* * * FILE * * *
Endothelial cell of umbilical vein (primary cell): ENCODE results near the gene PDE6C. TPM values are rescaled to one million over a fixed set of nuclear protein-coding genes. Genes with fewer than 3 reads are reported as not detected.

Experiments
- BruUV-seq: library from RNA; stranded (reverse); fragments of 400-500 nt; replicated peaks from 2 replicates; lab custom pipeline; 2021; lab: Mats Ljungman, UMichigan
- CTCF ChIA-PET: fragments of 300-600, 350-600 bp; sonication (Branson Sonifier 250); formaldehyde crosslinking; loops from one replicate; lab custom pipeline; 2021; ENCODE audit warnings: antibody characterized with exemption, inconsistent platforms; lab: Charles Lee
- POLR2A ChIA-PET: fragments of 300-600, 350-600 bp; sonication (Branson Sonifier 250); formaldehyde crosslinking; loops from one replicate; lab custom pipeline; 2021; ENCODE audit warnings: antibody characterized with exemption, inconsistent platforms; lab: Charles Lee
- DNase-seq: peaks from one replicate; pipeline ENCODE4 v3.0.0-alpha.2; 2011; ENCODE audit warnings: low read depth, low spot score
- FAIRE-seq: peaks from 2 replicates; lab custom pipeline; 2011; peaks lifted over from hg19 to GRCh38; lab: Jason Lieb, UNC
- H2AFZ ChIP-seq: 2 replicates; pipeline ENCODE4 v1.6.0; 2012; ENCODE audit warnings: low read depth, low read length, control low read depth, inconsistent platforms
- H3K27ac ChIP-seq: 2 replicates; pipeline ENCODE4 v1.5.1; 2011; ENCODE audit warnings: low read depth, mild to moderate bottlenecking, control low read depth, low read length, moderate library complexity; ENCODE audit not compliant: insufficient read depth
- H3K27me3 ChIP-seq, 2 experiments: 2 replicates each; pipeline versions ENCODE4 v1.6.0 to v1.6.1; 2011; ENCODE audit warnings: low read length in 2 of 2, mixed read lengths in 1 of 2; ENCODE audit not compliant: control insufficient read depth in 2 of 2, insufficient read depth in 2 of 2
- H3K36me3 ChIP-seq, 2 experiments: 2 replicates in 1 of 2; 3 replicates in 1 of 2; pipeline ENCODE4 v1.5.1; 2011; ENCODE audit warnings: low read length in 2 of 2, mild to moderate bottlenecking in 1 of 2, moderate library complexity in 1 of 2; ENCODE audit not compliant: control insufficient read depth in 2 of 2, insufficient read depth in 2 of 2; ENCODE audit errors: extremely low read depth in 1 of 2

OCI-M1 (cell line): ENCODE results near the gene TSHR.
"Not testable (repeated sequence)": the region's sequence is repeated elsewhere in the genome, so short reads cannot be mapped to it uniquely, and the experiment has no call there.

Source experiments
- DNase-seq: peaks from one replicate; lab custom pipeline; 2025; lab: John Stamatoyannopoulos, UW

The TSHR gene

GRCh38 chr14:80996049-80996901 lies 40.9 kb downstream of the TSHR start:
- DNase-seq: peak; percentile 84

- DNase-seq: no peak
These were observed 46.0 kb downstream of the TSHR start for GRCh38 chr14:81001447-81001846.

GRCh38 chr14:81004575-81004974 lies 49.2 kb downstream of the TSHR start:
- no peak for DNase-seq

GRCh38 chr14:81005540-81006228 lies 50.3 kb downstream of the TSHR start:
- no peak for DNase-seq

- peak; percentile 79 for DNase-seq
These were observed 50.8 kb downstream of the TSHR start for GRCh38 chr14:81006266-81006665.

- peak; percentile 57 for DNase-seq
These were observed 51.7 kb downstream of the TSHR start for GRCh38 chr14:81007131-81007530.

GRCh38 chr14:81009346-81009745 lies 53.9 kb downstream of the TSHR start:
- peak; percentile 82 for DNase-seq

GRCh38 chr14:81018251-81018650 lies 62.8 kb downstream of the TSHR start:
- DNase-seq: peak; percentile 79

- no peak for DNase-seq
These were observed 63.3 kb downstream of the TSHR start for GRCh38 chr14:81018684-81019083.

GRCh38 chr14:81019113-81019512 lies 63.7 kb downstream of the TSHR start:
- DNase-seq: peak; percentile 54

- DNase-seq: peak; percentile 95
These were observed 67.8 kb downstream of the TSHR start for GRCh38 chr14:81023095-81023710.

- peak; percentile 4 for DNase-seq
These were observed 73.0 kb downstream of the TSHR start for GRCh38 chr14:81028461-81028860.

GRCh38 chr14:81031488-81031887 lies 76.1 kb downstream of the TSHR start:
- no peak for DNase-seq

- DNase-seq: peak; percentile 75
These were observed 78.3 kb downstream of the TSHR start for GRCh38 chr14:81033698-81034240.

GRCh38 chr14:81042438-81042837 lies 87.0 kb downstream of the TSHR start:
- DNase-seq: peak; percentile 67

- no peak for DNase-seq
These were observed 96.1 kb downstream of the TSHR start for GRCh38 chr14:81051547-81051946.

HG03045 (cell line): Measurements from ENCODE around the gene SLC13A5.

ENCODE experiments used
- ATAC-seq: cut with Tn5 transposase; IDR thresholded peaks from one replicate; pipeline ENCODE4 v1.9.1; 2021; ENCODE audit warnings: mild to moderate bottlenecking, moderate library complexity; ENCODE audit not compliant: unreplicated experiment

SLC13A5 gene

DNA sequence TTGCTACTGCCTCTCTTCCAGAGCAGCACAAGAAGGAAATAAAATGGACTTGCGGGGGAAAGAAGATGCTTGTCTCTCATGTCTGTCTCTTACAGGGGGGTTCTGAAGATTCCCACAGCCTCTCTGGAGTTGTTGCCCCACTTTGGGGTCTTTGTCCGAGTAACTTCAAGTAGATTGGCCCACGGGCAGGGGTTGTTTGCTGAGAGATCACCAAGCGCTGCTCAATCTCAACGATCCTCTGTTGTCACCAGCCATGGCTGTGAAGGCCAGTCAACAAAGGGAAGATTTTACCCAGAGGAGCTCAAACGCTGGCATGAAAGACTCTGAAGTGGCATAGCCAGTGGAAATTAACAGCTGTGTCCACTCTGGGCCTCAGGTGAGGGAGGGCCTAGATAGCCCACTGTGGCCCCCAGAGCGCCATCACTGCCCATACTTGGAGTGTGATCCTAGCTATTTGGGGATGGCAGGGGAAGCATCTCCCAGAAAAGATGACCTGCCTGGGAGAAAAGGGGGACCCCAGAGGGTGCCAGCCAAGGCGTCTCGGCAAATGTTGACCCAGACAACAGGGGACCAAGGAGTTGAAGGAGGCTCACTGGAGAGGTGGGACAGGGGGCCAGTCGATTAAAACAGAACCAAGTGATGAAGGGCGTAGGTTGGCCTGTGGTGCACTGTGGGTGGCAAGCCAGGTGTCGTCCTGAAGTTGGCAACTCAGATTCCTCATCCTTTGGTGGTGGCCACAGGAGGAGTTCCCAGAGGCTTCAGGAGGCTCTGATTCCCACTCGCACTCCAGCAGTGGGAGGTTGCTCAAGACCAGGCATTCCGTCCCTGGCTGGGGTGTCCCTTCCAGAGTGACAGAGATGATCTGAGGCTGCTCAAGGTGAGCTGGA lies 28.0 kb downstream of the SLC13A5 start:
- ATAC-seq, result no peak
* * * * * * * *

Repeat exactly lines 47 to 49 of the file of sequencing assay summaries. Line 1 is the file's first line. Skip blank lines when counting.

- no peak for DNase-seq
These were observed 96.1 kb downstream of the TSHR start for GRCh38 chr14:81051547-81051946.

HG03045 (cell line): Measurements from ENCODE around the gene SLC13A5.